Beautiful though machines are, they are rarely the panacea we wish them to be in the world of handcrafted objects. As deftly as the CNC had managed to cut the image for “Chain Reaction” into the block, upon close inspection one quickly could see the incremental movements of the router bit, giving the image a pixelated look, curves made by short 90 degree movements. It quickly became apparent the micro-world of hell I was in for.
Every square inch and each and every line needed to be sanded smooth. For the many twisting labyrinths of minuscule detail, I armed myself not with a Dremel tool (too jerky and easy to mess up detail with), but with sanding Dremel bits themselves pinched between thumb and forefinger. Thus began the task of smoothing.
Podcast after podcast, coffee after coffee, day after day, the fingers lost sensation, went numb, then flared with pain. By the end of the day, the eyes felt as though they had been twisted out of my head.
Despite the discomfort, the effort is always worth it, and a few weeks later the initial shaping was finished, leaving the task of building up weaker lines with Bondo, then sanding those areas back to a pleasing shape. Sculpting.
At last, block finished, I was ready to begin the primary considerations for proofing: What types of paper would best be suitable. Running though variations of handmade papers vs. standard printing paper, and combinations of adhering one to the other, thus doubling the thickness of the sheet, eventually lead me to find, for our purposes, a double-ply 300 gsm standard printing paper yielded the perfect malleability to crispness ratio, while drying relatively flat and retaining detail after drying. At least on our little test block.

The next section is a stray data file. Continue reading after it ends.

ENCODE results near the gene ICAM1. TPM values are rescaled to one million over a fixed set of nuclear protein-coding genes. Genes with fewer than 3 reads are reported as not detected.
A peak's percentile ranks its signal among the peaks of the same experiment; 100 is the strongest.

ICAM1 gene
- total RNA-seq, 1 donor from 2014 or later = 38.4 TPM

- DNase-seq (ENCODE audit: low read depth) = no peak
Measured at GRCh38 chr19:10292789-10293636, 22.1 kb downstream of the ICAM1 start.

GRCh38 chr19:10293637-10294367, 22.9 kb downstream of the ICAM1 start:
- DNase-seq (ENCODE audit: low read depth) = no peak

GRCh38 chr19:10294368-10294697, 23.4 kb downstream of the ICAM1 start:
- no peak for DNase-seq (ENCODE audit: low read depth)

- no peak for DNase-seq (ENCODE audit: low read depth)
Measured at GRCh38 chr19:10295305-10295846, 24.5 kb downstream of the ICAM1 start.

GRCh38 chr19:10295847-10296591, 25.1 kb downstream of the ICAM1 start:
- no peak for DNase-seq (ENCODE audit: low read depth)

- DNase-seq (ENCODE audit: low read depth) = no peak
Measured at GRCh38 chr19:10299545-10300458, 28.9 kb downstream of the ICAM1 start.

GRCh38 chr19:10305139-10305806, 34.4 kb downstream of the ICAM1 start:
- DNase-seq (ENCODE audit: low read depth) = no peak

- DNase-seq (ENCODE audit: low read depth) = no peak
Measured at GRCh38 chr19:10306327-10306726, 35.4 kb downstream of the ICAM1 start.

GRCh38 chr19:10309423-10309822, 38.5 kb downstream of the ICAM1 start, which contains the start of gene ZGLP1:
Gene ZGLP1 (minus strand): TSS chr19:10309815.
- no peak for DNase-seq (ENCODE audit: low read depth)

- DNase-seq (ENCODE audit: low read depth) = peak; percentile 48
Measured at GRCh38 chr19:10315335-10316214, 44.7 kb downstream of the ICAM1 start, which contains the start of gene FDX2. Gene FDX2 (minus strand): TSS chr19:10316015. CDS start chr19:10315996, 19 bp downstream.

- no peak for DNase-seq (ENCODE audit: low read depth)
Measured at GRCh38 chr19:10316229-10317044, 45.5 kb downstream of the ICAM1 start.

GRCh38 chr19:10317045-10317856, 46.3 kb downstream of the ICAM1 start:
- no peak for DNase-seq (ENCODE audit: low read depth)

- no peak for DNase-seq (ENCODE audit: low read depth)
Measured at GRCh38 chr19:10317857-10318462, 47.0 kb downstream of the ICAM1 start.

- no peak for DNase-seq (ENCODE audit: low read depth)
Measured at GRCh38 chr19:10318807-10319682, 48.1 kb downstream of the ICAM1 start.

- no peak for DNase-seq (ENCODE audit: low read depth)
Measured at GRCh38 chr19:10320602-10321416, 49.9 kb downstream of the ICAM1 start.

That said, the size and complexity of cuts on the full sized block dealt up its own set of issues. On pulling the first large proof, I quickly found that a large crease would form from at the center of the paper to the edge, making the impression worthy of the trash can. As the dampened paper is rammed under high press pressure into the irregular patterns and depths on the block, a wave formed which eventually crested into a deep crease. Unless this could be solved, everything prior to this was absolutely for naught.
Ruining impression after impression, slowly I found the right balance of dampness in the paper to pressure on the press, managing to pull some consistently good impressions. And yet, upon drying, the fibers of the paper tugged themselves tight again, warping the impression badly…… Yet another detail to resolve!
All this said, pending the resolution of these final considerations, Wendell felt pleased with the results, claiming that the finished impression looked like a carved bar of soap. And indeed, each detail of his hand, flowing one into the next, looked like elegant ivory…… I had never seen an embossment of this size or complexity, and found myself soaring with the gratitude that comes from staying persistent and finding the way toward something beautiful and unique. Something right.
Nearly a half a year later, the edition itself printed, Wendell and I still wrestled whether to leave the impression as is, on bare paper (what is know as a blind embossment) or, to add color. After some conversation we decided that Wendell would fly in from L.A. for a few days and we would have a shot at his airbrushing some of the impressions, giving a variable edition in the end.